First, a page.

What is the difference of negative (-) and positive (+) in a battery?

Discussion in 'The Projects Forum' started by Lightfire, Dec 3, 2010.

  1. Lightfire

    Thread Starter Well-Known Member

    Oct 5, 2010
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    What is the difference of negative (-) and positive (+) in a battery?

    Also, I found some wires colored black and red. Is those colors represents negative and positive? Does black means negative and red means positive?

    Also, what is the functionality of negative and positive? Where does the electricity flows? In negative or positive? Also if for example, it is in negative, what is the functionality of positive?
     
  2. djsfantasi

    AAC Fanatic!

    Apr 11, 2010
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  3. iONic

    AAC Fanatic!

    Nov 16, 2007
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    Essentially there is NO functionality unless you have both negative and positive, it's what they call "Potential Difference"

    It is fairly standard that the Red is Positive and the Black is negative.

    Electrons flow from the negative terminal to the positive terminal.

    Rfference:
    Voltage and Current
     
  4. retched

    AAC Fanatic!

    Dec 5, 2009
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    There are holes and electrons.

    The electrons leave a battery through the (-)negative terminal.

    When an electron shifts out, it leaves a hole.

    That hole, is a space where another electron can go.

    SO, When you connect a lightbulb through to a battery, the electrons leave the (-) terminal flow through the lightbulb some are converted to light, some to heat, and some make it back to the battery, filling some of the holes.

    Now, some of the electrons turned into light and heat, leaving the circuit.

    The color codes of wires are often made up by the designer.

    There are ACTUAL required colors used, but that changes state to state, country to country.

    Typically, black is (-) negative, red is (+)positive, green is EARTH ground.

    Earth ground connects to the case or chassis of a device, and leads back to a breaker box which connects it into a big spike into the ground.

    Here is a chapter in our eBook that explains current flow.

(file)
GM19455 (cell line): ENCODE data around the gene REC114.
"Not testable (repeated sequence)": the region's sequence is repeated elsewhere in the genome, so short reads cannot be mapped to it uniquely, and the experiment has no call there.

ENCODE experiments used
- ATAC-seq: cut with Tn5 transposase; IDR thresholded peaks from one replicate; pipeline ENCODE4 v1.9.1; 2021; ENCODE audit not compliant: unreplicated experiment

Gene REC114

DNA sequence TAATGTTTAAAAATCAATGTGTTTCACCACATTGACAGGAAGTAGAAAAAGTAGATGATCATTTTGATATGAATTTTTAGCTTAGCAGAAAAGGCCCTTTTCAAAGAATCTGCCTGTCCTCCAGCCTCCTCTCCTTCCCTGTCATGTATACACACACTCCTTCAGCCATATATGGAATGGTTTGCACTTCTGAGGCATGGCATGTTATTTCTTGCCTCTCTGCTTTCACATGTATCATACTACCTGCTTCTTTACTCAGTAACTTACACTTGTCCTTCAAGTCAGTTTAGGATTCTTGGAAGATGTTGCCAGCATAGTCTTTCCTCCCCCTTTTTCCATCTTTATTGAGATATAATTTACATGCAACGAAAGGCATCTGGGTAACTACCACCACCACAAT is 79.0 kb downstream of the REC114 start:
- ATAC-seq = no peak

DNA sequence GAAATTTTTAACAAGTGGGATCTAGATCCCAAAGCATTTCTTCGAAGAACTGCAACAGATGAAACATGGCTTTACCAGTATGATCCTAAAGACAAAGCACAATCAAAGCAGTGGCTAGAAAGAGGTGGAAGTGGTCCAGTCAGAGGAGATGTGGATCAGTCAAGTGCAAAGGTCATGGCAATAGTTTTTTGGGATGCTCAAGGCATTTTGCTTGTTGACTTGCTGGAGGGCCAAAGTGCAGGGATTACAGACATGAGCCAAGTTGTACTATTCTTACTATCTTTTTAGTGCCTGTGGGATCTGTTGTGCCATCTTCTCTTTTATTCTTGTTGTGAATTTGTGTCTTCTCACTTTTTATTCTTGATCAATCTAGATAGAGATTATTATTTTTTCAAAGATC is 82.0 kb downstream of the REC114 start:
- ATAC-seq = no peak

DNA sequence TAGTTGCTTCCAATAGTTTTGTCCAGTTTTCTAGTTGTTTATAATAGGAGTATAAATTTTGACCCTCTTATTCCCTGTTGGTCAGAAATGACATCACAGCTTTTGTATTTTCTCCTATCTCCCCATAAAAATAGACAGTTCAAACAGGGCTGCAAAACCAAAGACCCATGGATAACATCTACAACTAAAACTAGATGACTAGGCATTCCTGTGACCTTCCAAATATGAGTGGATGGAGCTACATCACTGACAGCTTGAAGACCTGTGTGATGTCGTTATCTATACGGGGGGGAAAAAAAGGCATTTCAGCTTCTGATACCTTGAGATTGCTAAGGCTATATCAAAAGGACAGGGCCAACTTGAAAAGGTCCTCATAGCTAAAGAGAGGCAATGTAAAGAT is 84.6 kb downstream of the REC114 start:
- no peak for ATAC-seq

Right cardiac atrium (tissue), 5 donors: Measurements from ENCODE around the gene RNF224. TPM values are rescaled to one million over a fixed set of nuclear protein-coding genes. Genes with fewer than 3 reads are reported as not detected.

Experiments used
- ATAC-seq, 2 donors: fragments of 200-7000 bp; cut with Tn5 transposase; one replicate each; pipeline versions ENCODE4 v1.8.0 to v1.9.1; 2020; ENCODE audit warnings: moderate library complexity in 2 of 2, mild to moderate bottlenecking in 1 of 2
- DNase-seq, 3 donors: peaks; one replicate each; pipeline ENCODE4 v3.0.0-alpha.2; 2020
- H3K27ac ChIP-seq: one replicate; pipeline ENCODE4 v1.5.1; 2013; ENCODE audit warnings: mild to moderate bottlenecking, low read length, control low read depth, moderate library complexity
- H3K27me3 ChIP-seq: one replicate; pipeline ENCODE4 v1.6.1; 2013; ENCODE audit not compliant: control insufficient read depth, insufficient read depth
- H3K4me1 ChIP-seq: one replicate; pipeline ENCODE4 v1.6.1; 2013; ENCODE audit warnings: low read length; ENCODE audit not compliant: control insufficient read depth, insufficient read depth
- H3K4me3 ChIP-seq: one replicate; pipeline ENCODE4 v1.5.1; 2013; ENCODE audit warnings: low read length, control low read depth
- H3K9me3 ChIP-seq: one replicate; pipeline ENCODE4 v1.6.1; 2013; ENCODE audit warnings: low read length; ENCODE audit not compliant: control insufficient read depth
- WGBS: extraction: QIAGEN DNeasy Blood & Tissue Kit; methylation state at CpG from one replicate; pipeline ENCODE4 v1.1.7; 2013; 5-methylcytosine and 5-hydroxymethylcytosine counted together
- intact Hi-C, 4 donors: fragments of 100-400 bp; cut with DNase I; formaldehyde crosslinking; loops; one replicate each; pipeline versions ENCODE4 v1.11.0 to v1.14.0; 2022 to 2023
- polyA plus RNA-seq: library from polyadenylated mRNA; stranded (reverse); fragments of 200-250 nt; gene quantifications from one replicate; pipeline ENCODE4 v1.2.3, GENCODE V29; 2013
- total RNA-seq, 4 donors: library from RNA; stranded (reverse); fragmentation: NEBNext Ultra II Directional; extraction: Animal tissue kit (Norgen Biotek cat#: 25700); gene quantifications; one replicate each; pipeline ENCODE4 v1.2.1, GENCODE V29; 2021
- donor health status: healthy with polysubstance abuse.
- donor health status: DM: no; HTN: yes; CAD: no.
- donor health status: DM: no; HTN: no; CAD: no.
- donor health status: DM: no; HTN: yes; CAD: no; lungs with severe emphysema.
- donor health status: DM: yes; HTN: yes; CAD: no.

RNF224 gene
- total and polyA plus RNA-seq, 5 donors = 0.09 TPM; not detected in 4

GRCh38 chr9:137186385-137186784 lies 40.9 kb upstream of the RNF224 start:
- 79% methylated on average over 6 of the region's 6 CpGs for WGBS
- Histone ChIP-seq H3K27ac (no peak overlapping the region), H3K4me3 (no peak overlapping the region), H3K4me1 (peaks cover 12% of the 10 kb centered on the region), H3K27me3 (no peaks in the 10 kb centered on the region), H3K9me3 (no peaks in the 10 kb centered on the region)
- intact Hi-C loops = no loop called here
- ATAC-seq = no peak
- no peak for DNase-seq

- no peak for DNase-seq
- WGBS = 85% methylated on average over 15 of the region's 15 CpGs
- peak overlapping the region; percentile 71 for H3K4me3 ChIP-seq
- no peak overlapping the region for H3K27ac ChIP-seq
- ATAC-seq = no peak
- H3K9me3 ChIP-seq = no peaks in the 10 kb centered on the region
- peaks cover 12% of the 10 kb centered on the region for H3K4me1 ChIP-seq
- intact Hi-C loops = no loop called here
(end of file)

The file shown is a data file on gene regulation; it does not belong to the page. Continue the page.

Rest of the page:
It has diagrams so you can see how and where the current flows.

    http://www.allaboutcircuits.com/vol_1/chpt_1/7.html
     
  5. wayneh

    Expert

    Sep 9, 2010
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    An analogy is often made comparing electricity to water. Water or electrons at high potential (at the top of a waterfall, or at the "-" terminal of the battery) can be allowed to flow "downhill", giving up their stored "potential energy". Clever devices placed in the flow can convert this potential energy to different forms. A water turbine can generate electricity as the water passing thru it gives up its potential energy. A lightbulb can emit light energy and heat as electrons lose potential energy (voltage) passing thru it.

    A battery can't have just one pole, because it needs the other to provide the "downhill" part of the circuit, where the potential energy is lowest. Without a path to lower potential, the potential energy stored in a mountain lake or in a battery cannot be used.

    It's maybe worth noting that electrical current travels at the speed of light, however the electrons themselves move at human speeds, cm per sec. Metal is a conductor because its electron field allows electrons to move off one end as soon as other electrons enter the opposite end of the conductor. If we had to wait for the electrons themselves to pass thru a wire, the modern age wouldn't feel so modern.
     
  6. Lightfire

    Thread Starter Well-Known Member

    Oct 5, 2010
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    Honestly, I can't understand anything about it. Maybe because of my age? ;)
     
  7. steinar96

    Active Member

    Apr 18, 2009
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    It can take a while to get the hang of it. But in short it revolves around the electrons seeking the lowest energy state they can get to. The potential difference is a measure of how big the difference is between their current state and another. The bigger this difference is the more compelled they are to achieve this lower energy state. Resistance in materials prevents or slows down how fast a "group" of electrons seperated from a lower energy state manage to achieve this lower energy state. The 2 poles of a battery present areas which are at different potentials (energy states) when it comes to electrons. When you "complete the circuit" the electrons see a way to achieve lower energy states and start to flow according to ohms law governing the relationship between current, potential and resistance. The first thing you need to realise is that electricity is governed by relative or differential sizes. Not absolute ones.
     
  8. wayneh

    Expert

    Sep 9, 2010
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    There are few, but one, and perhaps the ONLY, advantage of growing older is that, if one stays curious, one acquires wisdom. Take the philosophy that you can learn anything you put your mind to, and you won't be disappointed.
     
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